As Microsoft looks ahead, will Vista be the end of an era?

A UK Times article by Rhys Blakely talks about Vista which he suggests that "Microsoft executives admit will be the last of its kind, as their company finally gets to grips with the internet age."

I think there is more to this story than Mr. Blakely spoke about. I think the ability of any single company to coordinate something as complex as a modern operating system (whether it be Vista, MacOS-X, Linux or any other) has peaked, and the companies that will survive are those that better collaborate.

I really believe that the hardest transition for Microsoft will not relate to competition with their cash cows of Microsoft Windows and Microsoft Office, but the growing competition to the legacy royalty-based business models for infrastructure and productivity software. The growth of "open collaborative models for the production of public goods", "peer production", "peer distribution", and other social and economic language used to describe Free/Libre and Open Source Software (FLOSS) will prove to be the most important advancement. Businesses need to learn how to fund and make money off of software from fixed costs, allowing the free market to bring the marginal costs to customers be equal to the marginal costs to producers of software -- which is zero.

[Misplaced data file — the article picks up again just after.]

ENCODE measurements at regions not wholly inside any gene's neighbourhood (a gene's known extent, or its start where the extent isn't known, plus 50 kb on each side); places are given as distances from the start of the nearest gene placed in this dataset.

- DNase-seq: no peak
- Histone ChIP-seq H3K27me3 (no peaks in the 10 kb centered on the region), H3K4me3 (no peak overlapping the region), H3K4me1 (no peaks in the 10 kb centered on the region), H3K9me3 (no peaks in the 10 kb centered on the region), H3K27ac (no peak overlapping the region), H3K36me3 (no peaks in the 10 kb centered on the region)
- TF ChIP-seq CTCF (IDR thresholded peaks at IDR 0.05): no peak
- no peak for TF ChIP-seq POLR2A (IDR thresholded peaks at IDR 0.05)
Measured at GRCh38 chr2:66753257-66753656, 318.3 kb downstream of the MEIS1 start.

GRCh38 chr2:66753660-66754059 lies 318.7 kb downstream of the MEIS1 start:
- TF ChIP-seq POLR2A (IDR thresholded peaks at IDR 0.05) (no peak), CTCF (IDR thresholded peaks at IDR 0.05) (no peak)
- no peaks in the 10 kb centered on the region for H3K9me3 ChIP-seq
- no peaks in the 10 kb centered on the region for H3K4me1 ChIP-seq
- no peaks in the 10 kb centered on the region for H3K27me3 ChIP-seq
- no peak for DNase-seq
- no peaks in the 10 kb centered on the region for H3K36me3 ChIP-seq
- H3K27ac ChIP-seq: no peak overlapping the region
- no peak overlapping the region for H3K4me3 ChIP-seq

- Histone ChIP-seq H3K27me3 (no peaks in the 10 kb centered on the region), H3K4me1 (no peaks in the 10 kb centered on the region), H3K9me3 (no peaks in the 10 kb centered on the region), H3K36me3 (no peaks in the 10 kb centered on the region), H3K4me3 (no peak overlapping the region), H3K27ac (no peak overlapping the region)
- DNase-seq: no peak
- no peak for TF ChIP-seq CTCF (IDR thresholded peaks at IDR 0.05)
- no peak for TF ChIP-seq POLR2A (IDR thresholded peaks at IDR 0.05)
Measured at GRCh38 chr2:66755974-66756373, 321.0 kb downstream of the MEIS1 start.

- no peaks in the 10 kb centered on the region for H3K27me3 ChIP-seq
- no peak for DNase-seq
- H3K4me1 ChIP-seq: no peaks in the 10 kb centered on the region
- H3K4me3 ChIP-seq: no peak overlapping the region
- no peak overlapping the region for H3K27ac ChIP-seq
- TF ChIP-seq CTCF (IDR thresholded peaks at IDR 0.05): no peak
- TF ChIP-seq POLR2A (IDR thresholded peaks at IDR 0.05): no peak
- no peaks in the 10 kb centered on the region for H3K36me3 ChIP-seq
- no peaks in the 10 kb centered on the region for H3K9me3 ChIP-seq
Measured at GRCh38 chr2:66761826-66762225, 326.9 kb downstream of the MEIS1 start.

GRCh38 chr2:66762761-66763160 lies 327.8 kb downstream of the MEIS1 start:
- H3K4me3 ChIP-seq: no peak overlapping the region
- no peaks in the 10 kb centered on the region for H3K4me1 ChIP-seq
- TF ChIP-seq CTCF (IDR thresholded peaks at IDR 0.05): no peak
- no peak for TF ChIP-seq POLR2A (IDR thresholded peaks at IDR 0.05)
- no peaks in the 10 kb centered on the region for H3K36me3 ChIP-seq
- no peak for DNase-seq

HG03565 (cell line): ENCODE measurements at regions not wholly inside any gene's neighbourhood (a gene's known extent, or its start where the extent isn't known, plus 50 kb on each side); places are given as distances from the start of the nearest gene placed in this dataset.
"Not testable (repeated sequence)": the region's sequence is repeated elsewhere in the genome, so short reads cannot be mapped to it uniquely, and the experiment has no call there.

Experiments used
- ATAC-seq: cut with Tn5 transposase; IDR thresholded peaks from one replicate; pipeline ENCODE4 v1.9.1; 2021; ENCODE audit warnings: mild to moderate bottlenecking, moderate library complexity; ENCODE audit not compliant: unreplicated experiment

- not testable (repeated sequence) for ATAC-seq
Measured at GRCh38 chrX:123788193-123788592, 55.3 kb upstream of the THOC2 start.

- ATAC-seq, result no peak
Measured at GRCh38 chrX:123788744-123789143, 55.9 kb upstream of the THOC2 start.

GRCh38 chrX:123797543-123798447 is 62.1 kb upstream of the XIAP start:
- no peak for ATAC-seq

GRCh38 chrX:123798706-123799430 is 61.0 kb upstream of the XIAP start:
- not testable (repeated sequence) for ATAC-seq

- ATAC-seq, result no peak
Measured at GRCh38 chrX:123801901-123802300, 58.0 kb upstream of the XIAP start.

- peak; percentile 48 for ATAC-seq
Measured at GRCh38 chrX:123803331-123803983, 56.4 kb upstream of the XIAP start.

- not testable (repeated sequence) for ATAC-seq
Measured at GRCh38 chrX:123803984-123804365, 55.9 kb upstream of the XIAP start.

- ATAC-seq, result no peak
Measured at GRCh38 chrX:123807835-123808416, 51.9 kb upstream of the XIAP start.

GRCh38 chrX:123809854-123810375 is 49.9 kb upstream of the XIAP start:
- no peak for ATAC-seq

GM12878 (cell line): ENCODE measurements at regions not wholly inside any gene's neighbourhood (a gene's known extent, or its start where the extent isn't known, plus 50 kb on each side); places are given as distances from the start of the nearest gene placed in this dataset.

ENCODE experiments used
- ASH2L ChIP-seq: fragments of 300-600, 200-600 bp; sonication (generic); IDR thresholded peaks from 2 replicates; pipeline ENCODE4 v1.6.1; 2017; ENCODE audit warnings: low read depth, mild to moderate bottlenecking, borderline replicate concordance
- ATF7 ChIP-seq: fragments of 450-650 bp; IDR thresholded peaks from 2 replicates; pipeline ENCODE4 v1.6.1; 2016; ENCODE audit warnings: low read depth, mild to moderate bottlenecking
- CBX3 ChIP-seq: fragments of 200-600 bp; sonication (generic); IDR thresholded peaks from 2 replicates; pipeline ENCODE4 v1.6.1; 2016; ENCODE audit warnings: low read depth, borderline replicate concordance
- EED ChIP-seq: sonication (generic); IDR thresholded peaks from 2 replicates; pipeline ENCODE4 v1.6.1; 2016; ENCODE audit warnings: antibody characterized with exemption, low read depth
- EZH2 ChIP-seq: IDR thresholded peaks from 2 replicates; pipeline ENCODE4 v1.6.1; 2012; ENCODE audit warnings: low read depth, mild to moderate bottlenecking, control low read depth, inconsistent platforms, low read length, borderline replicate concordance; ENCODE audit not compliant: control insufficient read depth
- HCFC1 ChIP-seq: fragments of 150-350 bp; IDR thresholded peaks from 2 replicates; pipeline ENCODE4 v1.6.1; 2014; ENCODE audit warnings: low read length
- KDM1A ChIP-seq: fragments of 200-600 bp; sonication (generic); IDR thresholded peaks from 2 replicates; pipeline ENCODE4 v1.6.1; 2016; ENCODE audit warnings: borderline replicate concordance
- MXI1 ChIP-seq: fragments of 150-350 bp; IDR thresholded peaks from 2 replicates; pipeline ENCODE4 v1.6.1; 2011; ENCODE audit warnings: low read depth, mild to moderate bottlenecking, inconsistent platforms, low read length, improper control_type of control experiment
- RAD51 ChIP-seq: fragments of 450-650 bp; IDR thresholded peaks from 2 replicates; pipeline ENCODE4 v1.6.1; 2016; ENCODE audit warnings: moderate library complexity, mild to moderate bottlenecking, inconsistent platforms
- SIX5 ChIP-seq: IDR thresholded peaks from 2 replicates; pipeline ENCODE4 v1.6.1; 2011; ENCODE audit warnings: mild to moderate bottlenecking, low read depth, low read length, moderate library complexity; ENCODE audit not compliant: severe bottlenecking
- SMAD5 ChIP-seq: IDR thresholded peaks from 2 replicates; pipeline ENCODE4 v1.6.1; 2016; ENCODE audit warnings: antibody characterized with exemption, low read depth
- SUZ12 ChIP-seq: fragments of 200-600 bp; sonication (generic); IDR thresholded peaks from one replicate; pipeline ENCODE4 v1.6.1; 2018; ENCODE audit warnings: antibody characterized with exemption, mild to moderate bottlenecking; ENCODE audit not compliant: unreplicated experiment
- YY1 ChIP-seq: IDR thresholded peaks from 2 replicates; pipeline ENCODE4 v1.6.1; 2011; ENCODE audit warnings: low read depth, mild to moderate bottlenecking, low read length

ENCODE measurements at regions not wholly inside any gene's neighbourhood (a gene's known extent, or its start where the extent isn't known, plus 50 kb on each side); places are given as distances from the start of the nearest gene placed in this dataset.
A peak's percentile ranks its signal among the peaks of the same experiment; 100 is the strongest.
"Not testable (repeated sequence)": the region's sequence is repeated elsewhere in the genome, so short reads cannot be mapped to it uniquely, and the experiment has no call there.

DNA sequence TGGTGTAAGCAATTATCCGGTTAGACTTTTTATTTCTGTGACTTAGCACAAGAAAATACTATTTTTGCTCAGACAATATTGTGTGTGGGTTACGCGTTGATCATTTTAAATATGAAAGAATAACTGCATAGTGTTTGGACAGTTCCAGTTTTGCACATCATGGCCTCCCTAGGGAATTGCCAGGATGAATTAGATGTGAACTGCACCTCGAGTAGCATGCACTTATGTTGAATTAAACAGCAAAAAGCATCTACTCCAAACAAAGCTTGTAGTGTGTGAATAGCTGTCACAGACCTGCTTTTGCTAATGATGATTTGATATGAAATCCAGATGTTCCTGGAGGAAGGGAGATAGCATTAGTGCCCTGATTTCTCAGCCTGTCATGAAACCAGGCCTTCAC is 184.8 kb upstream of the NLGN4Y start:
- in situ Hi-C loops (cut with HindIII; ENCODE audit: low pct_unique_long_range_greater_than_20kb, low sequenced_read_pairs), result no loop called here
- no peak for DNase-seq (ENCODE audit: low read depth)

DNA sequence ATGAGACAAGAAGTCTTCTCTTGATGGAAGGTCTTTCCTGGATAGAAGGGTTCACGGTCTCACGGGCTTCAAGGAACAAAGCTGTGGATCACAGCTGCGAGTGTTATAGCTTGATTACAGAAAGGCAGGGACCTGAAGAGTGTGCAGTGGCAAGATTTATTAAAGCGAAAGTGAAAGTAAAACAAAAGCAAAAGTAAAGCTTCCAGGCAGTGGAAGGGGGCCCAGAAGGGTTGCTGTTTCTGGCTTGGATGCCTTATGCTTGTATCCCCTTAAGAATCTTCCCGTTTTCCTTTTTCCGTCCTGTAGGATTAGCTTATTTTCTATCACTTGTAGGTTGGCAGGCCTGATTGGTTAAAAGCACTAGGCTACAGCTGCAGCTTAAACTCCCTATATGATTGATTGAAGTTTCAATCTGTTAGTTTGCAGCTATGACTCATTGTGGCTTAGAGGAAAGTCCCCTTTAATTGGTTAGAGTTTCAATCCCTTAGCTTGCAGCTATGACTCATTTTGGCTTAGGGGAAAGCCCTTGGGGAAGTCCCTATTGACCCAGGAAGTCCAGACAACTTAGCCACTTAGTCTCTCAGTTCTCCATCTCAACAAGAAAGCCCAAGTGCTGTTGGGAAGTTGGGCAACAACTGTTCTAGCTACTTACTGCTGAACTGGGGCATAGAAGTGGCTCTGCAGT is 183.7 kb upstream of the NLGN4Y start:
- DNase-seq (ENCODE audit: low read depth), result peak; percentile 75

There is clearly money to be made in software, and software clearly costs money. The transition is one away from marginal costs to fixed costs, a transition that is part and parcel of coming to grips with the so-called "Internet age".

Does Microsoft have a future? Time will tell, but I am sceptical that such a large company will be able to, or fully recognize the need to because of ideological blinders, steer away from the iceberg ahead of them.